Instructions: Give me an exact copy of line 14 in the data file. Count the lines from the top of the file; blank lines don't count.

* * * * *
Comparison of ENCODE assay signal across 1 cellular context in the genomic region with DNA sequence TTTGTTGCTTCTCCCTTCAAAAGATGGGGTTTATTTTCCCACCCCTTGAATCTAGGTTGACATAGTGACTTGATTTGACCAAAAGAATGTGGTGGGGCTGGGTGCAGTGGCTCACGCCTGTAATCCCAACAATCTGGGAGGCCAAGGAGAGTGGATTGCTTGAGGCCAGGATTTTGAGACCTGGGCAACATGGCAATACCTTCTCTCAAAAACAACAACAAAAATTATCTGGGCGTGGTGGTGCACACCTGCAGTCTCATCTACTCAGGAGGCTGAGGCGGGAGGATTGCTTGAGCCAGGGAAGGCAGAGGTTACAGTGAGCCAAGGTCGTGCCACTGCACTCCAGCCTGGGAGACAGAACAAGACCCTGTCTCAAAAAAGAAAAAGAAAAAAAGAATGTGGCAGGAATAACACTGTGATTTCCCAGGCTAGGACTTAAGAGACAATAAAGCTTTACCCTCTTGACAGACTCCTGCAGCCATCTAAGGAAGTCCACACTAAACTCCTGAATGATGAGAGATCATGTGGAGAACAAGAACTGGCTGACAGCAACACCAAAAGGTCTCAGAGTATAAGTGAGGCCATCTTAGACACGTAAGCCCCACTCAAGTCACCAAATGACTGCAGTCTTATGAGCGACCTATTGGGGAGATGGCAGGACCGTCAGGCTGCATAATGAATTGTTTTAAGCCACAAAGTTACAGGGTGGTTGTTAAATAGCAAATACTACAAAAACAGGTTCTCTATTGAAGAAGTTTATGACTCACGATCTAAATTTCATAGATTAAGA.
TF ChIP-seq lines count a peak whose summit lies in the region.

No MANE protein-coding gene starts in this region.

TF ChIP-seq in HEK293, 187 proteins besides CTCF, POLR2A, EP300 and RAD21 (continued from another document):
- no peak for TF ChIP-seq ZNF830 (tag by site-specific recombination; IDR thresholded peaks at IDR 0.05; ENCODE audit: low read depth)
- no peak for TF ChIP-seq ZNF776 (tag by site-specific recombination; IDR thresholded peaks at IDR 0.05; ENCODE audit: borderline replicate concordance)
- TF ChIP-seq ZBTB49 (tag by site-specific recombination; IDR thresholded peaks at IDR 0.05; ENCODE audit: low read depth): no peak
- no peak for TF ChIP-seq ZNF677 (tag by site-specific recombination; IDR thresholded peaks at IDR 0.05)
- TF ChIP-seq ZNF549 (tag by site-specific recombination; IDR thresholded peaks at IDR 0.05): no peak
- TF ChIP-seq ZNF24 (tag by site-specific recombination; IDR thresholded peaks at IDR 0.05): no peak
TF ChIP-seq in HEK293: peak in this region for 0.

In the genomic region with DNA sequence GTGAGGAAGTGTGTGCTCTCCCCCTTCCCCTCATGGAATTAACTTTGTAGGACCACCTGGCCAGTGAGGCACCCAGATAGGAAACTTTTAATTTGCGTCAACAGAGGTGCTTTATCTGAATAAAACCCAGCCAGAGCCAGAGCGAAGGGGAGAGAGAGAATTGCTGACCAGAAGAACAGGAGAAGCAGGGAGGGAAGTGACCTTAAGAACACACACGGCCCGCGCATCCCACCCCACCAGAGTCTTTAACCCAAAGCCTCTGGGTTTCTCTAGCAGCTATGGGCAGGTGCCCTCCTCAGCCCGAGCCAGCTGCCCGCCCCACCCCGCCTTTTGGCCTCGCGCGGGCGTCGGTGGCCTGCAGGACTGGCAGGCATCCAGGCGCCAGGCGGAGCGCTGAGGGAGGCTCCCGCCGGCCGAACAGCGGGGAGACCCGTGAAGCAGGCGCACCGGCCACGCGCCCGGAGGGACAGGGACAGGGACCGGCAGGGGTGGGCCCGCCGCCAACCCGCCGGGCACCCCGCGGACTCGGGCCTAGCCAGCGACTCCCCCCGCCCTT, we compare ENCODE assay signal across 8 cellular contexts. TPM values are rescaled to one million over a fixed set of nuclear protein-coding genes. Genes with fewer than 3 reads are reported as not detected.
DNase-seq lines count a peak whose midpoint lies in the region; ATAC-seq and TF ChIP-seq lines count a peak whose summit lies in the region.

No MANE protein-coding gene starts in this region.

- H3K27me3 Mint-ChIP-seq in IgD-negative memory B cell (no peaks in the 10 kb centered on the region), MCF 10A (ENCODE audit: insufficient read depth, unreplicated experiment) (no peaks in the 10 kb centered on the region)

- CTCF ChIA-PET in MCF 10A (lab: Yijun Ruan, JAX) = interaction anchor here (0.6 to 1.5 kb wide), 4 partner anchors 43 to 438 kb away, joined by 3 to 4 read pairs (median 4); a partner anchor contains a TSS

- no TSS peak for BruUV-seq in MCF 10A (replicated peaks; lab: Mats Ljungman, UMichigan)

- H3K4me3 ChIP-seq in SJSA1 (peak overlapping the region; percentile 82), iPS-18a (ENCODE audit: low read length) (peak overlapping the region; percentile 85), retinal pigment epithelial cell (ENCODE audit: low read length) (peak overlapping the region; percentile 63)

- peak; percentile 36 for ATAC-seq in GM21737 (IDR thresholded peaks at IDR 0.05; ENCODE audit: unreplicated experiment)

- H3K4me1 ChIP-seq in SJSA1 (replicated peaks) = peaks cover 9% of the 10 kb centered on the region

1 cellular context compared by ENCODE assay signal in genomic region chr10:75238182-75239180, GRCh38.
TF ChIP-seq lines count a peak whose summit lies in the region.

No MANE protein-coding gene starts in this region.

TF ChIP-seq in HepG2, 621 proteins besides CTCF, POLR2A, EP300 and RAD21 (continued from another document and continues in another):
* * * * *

No MANE protein-coding gene starts in this region.